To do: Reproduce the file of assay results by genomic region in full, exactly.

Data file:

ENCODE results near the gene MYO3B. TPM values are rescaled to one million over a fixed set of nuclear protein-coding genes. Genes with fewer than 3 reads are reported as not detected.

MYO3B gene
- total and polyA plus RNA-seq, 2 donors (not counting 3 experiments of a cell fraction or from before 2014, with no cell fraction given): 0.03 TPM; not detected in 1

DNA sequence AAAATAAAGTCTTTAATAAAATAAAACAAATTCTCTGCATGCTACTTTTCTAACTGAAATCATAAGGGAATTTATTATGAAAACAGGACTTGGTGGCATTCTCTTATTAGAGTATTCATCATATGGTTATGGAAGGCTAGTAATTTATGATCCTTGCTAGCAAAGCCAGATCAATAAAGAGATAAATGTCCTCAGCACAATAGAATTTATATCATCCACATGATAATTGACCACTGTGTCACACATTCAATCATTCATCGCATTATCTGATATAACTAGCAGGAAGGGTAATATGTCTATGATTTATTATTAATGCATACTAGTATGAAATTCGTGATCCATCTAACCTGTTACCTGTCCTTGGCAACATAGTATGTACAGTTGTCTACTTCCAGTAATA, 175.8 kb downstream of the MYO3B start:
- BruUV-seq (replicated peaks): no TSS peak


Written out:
ENCODE results near the gene MYO3B. TPM values are rescaled to one million over a fixed set of nuclear protein-coding genes. Genes with fewer than 3 reads are reported as not detected.

MYO3B gene
- total and polyA plus RNA-seq, 2 donors (not counting 3 experiments of a cell fraction or from before 2014, with no cell fraction given): 0.03 TPM; not detected in 1

DNA sequence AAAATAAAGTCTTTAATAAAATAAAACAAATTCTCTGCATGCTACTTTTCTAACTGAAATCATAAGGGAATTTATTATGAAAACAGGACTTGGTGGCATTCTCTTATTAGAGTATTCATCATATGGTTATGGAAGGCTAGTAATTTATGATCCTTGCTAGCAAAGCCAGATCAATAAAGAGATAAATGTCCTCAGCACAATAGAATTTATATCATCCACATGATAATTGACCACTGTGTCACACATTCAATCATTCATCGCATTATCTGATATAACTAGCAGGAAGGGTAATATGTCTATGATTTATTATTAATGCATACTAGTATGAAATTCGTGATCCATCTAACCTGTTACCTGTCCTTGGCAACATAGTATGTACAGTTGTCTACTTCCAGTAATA, 175.8 kb downstream of the MYO3B start:
- BruUV-seq (replicated peaks): no TSS peak